A hospitality skills shortage won’t be filled until international student numbers return to pre-pandemic levels, says Le Cordon Bleu Australia’s Professor Alan Bowen-James.
International students key to hospitality industry recovery
Increased spending is seeing the hospitality industry’s post-COVID recovery progress, but, according to executive dean at Le Cordon Bleu Australia, Professor Alan Bowen-James, businesses are “screaming out” for workers.
New figures from the Australian Bureau of Statistics (ABS) show Australian consumer spending in food and hospitality continues to rise each month in 2022.
Alan says the increase in spending is welcome but the industry is under pressure, with a lack of staff and rising costs of goods.
“We are both excited and relieved that the sector is recovering and more people are getting out and enjoying life with others, especially at cafés and restaurants, but the industry is screaming out for workforce,” says Alan, speaking to CityMag at Le Cordon Bleu’s Regency Park campus.
“It doesn’t matter who you talk to, they’re short of staff and are struggling to provide services.”
He says this shortage is because of the absence of international students, who typically work in varied roles across the hospitality sector.
A reported backlog in Australia’s student visa processing in 2022 has meant the return of international students has been a trickle since students returned in January.
“More often than not, international students and other migrants work in the hospitality industry,” says Alan.
“These are students who may be doing anything from electrical engineering to aviation but still serve a function in the value chain, because there are many jobs for which either Australians are not interested in or they simply have other opportunities.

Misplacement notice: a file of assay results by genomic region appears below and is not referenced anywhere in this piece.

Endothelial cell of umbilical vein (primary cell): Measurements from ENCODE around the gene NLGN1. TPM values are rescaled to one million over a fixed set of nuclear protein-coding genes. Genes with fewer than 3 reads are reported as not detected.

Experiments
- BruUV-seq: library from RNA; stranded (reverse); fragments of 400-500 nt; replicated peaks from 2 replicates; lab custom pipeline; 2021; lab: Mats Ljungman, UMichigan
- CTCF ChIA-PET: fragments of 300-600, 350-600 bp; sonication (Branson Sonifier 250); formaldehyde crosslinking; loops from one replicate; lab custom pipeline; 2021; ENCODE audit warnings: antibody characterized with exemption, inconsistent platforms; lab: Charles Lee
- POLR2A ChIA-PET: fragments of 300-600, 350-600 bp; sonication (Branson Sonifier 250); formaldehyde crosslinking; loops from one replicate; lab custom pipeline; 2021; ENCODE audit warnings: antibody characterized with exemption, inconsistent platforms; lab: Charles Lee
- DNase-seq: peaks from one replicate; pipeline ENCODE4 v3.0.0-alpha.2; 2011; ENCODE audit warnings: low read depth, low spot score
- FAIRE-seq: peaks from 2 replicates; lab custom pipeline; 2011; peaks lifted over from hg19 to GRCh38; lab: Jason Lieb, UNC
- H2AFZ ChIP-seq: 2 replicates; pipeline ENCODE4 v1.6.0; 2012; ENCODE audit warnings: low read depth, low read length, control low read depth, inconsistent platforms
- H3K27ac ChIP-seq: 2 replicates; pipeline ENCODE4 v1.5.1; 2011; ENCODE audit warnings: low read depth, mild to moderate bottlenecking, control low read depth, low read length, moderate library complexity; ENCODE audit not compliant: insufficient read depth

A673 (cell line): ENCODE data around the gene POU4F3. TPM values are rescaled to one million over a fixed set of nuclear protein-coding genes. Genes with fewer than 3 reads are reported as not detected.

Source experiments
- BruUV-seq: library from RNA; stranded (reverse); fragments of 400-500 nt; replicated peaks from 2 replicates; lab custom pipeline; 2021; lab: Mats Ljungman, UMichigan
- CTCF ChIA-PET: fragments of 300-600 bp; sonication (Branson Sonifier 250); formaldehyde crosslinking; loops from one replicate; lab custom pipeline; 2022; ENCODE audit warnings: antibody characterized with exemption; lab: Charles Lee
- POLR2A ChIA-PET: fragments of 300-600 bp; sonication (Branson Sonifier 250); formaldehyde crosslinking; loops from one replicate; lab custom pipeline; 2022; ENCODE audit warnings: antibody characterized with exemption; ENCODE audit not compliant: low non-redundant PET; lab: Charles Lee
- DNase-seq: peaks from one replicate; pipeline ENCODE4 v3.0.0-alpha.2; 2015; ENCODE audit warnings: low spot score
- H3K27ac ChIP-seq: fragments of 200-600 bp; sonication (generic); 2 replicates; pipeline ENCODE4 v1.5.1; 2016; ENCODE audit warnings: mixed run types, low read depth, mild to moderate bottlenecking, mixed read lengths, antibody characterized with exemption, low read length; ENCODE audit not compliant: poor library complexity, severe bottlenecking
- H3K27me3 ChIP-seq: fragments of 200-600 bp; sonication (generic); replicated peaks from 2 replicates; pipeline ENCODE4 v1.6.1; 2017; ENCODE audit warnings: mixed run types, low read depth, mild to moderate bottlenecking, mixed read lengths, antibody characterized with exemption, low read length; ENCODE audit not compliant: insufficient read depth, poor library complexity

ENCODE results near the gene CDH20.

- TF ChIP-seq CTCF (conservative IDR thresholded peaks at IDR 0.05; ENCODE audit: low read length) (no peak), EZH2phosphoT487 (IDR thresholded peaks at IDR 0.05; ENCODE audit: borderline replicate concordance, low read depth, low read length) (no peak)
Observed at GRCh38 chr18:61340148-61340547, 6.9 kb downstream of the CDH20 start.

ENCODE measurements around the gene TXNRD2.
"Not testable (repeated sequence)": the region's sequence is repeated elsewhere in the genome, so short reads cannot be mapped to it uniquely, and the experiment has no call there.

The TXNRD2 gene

“International students are an incredibly important part of the economy, making up an ecology of services from the low-skilled all the way up to the highest-skilled chefs and managers.
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“It can be at an entry-level position, such as a delivery driver, to the more sophisticated level of baristas, serving in restaurants and hotels.”
He says student workers help maintain a feasible cost structure across the industry.
“Without them it becomes unviable, and we could witness the collapse of many of these middle-tier hospitality institutions. There’s a big gap there and many businesses are struggling.”
To help the industry’s recovery, Alan wants to see the Federal Government expedite the processing of student visas, but also make courses at schools like his more attractive to domestic students by reducing tuition taxes that are waived for international students.
Pre-pandemic, international students made up about 90 per cent of Le Cordon Bleu’s student cohort. The training organisation saw its “fantastic” 2019 student enrolment numbers evaporate in 2020 and 2021.
Alan says in 2022 some students were accepted into Le Cordon Bleu courses but had to defer because they were waiting for visas.
“The backlog of processing student visas and the tax on domestic students are huge barriers to getting everything up and running,” he says.
“The visas are a blockage and it’s stopping the flow.”
The good news is there is plenty of work for anyone wanting to pursue a career in hospitality. Alan is also optimistic about the industry’s future, despite inflation.
“Hospitality is booming and will continue to boom; inflation won’t stop that,” he says.
“It means people are moving away from other more expensive activities like travel, renovations or a new car, and are now spending that money in hospitality.
“The situation is not all negative, and if we removed some of these roadblocks for international students the industry here could really recover much faster and grow significantly.”